singers. No doubt a different association has attached to
them of late, but we believe that is the simple meaning.
And the Beethoven Society reproduces the old idea'.
Unfortunately this fine building was pulled down in the
spring of 1898 to make way for the Midland Hotel. Gordon
'The removal of this historic building was a
great loss to music in Manchester, and its passing away
was witnessed with great regret by many to whom it was
endeared and who knew something of its time-honoured
associations and wonderful acoustic properties. As a
concert room of moderate size, it was ideal, and there is
no modern hall in Manchester which can be compared with it
from the point of view of either performers or audience'.
At the end of the 1898 season a special concert was held
in the Free Trade Hall to mark the completion of the tenth
season. The Manchester Evening News praised the occasion:
'the programme itself was very well performed,
and... showed a marked improvement on anything they have
However, another venue had to be found for the regular
concerts, and fortunately a new home was found in
Manchester Town Hall. Concerts were then held there every
year until l970. Although transporting stands, instruments
and equipment up and down the spiral stone stairs was
never a task that was enjoyed, it was a matter of much
regret when for financial reasons the annual invitation
concert was no longer given in that majestic mural-clad
concert hall. Many members have affectionate memories of
those Town Hall concerts - when the Clock was sure to
strike in the quietest, most inconvenient moments - and
the City Council generously agreed to allow the Centenary
Concert to be held there again.
Finance was a problem from the early days, and the
Minutes are punctuated with desperate pleas from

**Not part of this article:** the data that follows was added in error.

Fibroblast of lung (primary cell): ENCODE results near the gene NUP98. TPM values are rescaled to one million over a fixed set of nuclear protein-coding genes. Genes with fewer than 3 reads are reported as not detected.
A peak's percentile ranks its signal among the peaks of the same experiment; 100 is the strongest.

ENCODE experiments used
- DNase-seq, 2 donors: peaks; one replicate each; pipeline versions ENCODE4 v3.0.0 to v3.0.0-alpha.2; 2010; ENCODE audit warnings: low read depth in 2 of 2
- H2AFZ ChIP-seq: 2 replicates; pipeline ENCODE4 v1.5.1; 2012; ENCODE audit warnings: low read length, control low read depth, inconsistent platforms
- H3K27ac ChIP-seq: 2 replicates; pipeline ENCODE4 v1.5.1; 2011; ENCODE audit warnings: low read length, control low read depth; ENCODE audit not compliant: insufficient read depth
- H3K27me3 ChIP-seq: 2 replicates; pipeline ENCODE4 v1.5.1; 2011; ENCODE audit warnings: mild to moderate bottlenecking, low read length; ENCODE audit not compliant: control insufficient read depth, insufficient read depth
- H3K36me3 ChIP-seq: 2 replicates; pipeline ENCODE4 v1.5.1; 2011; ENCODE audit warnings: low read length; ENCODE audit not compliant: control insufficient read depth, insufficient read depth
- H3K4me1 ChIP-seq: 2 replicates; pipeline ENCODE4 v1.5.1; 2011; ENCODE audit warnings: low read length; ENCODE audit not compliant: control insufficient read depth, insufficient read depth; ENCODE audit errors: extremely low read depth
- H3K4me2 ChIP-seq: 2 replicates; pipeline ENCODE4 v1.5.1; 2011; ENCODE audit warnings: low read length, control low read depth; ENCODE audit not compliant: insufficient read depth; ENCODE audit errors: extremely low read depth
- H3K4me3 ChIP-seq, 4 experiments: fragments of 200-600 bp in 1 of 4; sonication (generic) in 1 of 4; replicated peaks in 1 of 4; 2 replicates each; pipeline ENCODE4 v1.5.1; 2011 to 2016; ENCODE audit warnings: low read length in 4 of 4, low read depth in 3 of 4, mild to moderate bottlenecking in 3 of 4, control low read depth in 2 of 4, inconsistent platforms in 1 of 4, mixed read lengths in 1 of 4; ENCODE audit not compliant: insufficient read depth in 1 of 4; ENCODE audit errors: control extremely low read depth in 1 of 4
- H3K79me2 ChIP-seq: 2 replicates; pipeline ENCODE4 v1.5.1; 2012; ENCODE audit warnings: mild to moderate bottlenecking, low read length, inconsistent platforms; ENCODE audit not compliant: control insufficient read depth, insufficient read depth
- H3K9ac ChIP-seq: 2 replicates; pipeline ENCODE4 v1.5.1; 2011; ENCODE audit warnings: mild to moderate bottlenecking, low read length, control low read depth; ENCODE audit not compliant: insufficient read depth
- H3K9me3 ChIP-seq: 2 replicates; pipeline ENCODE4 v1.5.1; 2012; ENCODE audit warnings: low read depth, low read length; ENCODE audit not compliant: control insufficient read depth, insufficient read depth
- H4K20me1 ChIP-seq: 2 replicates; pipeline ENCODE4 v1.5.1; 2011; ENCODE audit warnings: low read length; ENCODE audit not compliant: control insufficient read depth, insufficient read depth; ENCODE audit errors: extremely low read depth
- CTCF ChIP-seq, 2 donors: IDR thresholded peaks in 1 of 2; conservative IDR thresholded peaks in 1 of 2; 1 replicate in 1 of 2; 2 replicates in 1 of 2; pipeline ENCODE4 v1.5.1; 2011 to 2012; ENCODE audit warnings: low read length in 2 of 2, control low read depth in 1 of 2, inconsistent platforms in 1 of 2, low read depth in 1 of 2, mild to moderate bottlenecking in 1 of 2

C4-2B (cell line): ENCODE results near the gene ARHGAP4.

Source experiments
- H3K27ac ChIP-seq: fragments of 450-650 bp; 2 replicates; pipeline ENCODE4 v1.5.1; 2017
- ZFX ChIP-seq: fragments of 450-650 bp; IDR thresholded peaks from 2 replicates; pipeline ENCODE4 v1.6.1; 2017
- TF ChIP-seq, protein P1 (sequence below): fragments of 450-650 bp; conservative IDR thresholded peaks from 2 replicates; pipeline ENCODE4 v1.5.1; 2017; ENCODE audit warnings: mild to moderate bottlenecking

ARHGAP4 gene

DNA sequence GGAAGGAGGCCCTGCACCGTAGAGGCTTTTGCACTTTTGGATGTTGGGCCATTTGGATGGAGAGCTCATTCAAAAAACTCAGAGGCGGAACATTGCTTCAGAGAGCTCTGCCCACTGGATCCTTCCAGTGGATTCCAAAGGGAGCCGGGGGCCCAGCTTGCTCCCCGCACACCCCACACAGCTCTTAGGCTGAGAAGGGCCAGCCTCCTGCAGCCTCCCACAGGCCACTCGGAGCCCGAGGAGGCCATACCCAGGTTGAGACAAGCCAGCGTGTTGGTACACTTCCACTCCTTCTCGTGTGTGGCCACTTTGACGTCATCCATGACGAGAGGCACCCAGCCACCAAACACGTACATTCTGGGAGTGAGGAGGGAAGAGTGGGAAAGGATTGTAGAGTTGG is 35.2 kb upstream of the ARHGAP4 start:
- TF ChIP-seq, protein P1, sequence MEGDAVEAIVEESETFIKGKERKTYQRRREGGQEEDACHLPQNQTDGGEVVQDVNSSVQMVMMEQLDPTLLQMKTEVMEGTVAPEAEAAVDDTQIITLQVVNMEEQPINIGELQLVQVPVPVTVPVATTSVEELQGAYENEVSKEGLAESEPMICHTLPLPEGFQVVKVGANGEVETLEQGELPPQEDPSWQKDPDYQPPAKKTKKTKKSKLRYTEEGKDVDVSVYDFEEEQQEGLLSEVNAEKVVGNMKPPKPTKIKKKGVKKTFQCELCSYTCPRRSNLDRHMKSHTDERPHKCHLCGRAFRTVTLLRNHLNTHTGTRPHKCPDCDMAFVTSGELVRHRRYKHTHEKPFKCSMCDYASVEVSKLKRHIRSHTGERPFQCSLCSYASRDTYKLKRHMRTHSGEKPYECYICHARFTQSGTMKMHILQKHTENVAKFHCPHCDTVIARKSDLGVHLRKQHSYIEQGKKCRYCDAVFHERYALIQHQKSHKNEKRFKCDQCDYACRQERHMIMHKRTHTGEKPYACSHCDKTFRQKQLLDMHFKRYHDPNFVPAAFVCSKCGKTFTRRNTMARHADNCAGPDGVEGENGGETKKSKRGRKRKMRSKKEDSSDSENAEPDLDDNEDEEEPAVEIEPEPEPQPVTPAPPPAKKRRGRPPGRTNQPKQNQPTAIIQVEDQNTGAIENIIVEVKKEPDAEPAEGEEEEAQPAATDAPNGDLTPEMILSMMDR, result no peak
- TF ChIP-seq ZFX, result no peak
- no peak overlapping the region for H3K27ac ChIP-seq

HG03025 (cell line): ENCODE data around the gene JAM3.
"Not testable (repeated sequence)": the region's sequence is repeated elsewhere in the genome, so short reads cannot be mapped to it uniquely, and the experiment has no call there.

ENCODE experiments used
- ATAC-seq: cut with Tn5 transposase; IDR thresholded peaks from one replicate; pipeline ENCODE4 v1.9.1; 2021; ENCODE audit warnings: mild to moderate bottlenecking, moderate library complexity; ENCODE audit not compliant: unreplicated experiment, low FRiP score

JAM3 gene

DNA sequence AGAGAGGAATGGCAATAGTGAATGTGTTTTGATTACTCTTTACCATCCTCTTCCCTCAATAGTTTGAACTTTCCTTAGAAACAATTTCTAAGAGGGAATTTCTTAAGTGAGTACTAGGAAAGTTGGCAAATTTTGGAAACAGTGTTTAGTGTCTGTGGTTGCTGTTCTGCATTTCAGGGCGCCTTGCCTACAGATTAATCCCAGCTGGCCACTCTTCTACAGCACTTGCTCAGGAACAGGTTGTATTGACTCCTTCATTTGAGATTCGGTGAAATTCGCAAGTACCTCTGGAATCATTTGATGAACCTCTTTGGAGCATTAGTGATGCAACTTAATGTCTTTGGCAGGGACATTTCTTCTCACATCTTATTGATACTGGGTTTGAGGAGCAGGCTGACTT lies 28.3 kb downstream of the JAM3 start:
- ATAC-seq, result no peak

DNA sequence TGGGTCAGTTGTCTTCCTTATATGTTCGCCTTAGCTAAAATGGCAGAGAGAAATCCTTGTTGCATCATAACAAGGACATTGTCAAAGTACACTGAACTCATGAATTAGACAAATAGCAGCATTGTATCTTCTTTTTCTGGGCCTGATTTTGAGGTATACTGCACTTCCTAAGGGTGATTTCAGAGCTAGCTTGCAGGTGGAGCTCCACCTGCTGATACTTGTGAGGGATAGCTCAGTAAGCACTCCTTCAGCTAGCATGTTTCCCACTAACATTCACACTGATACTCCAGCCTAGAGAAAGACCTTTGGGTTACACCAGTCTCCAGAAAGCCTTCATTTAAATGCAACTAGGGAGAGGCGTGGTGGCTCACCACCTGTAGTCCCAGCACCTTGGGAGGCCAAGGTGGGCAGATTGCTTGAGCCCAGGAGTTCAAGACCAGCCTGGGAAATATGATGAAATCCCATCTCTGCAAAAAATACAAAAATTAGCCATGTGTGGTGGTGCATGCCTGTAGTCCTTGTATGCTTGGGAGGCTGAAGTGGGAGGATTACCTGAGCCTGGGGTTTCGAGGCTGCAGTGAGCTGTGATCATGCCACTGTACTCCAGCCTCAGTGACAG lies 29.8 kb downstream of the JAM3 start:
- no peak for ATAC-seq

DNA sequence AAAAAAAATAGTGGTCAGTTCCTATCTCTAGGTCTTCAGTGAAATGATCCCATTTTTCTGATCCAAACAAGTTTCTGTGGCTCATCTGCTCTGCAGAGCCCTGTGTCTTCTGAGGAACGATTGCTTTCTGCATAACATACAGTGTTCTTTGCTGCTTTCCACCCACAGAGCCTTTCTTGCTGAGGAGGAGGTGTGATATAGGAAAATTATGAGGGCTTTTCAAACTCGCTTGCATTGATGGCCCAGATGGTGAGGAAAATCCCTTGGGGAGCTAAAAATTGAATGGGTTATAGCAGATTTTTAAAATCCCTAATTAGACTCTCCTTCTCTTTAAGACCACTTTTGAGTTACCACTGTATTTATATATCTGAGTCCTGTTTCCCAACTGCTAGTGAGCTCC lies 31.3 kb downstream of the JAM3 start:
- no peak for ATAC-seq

successive Treasurers for members to dip into their
pockets to help balance the books. Primarily these
difficulties arose because professional players were
engaged to play regularly at rehearsals (as well as at
concerts), either as principals or just to fill gaps in
the ranks. It also cannot have helped the overall
financial position in the 1890s when there was found to be
a deficiency in the balance - although the defaulting
Treasurer appropriately surrendered a viola to the Society
to compensate for the deficit!
Both the size of the orchestra and the size of the
audience greatly exceeded the numbers expected to-day.
There were 63 subscribing players at the end of the first
season and they played to an audience of 200-300 (felt at
the time to be 'not as numerous as could be desired'). In
the 1890s audience numbers had risen to over 600, and the
attendance at rehearsals was averaging about fifty.
During the fourth and fifth seasons an attempt was made
to run a Chorus in association with the orchestra, but
this was not a success. It proved very expensive, and in
addition there was not a great deal of enthusiasm for this
venture. After a short time, the chorus was abandoned and
a decision made to confine the future work of the Society
strictly to instrumental work, collaborating with local
choral societies if a chorus was needed for concerts.
Apart from the regular concerts given each year - which
have always been invitation concerts - the Society has a
long tradition of giving extra concerts to support
charities. The most spectacular of these charity occasions
was undoubtedly the Lady Mayoress's Garden Party held in
1895 in aid of the Manchester Adult Deaf and Dumb
Institute. This took place in the Botanical Gardens, then
on Chester Road, and the orchestra played on two
successive evenings. On the second evening the orchestra
combined with the band of the Lancashire Artillery
Volunteers to play the Tannhauser and Coronation Marches
as well as 'a most inspiring rendering of the National
Anthem'. This festival raised the handsome sum of £729.
At the end of the century, the Committee was faced with a
difficult decision. All the professional orchestras had
adopted the lower concert pitch now in use today, but the
Society still played in the old high pitch, and this was
causing difficulties. For instance, grand pianos in most
of the concert halls were now tuned to the new pitch.
After much discussion the Committee decided to adopt the
lower pitch, but they were aware that
'The alteration will cause considerable expense,
more especially amongst the woodwind, with whom all of us
This was clearly the right move to make - in spite of the
difficulties - though it was not carried into effect for
another year as some of the members were unable to obtain
suitably pitched instruments in time.